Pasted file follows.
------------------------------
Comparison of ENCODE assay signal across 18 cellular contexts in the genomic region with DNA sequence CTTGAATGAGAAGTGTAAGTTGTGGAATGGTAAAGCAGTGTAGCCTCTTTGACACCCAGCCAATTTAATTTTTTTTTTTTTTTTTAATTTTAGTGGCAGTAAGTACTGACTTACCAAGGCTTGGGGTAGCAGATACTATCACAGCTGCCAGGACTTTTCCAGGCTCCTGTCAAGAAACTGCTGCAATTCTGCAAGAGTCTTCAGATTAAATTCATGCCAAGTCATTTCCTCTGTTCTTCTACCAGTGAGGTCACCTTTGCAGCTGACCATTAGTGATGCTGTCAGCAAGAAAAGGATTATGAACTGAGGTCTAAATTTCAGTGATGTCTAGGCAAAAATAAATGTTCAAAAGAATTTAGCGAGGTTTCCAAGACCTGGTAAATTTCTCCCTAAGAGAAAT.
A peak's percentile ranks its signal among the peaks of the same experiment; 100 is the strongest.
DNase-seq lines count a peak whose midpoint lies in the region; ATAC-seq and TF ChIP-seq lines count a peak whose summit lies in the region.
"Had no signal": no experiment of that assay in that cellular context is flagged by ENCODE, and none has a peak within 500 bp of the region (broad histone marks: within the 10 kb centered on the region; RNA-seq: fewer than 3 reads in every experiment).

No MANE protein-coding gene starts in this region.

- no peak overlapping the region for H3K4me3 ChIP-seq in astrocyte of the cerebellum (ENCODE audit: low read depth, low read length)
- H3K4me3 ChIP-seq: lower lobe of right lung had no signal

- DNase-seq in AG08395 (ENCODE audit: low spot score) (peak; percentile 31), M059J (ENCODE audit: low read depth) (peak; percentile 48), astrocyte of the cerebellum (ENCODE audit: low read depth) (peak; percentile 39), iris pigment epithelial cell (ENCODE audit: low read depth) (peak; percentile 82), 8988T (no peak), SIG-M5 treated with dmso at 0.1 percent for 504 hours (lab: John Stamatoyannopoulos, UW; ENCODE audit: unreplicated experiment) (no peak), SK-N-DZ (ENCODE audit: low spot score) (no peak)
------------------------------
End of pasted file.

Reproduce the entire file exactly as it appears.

Comparison of ENCODE assay signal across 18 cellular contexts in the genomic region with DNA sequence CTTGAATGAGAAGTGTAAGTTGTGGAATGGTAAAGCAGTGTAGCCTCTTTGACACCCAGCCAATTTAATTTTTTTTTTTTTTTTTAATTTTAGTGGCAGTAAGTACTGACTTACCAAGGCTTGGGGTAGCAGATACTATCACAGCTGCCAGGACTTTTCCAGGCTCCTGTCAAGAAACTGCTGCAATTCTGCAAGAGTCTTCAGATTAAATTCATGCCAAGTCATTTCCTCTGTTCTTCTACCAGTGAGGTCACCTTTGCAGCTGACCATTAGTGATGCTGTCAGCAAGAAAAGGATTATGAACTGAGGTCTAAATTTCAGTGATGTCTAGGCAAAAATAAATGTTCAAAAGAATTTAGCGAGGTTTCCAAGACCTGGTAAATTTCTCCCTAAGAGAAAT.
A peak's percentile ranks its signal among the peaks of the same experiment; 100 is the strongest.
DNase-seq lines count a peak whose midpoint lies in the region; ATAC-seq and TF ChIP-seq lines count a peak whose summit lies in the region.
"Had no signal": no experiment of that assay in that cellular context is flagged by ENCODE, and none has a peak within 500 bp of the region (broad histone marks: within the 10 kb centered on the region; RNA-seq: fewer than 3 reads in every experiment).

No MANE protein-coding gene starts in this region.

- no peak overlapping the region for H3K4me3 ChIP-seq in astrocyte of the cerebellum (ENCODE audit: low read depth, low read length)
- H3K4me3 ChIP-seq: lower lobe of right lung had no signal

- DNase-seq in AG08395 (ENCODE audit: low spot score) (peak; percentile 31), M059J (ENCODE audit: low read depth) (peak; percentile 48), astrocyte of the cerebellum (ENCODE audit: low read depth) (peak; percentile 39), iris pigment epithelial cell (ENCODE audit: low read depth) (peak; percentile 82), 8988T (no peak), SIG-M5 treated with dmso at 0.1 percent for 504 hours (lab: John Stamatoyannopoulos, UW; ENCODE audit: unreplicated experiment) (no peak), SK-N-DZ (ENCODE audit: low spot score) (no peak)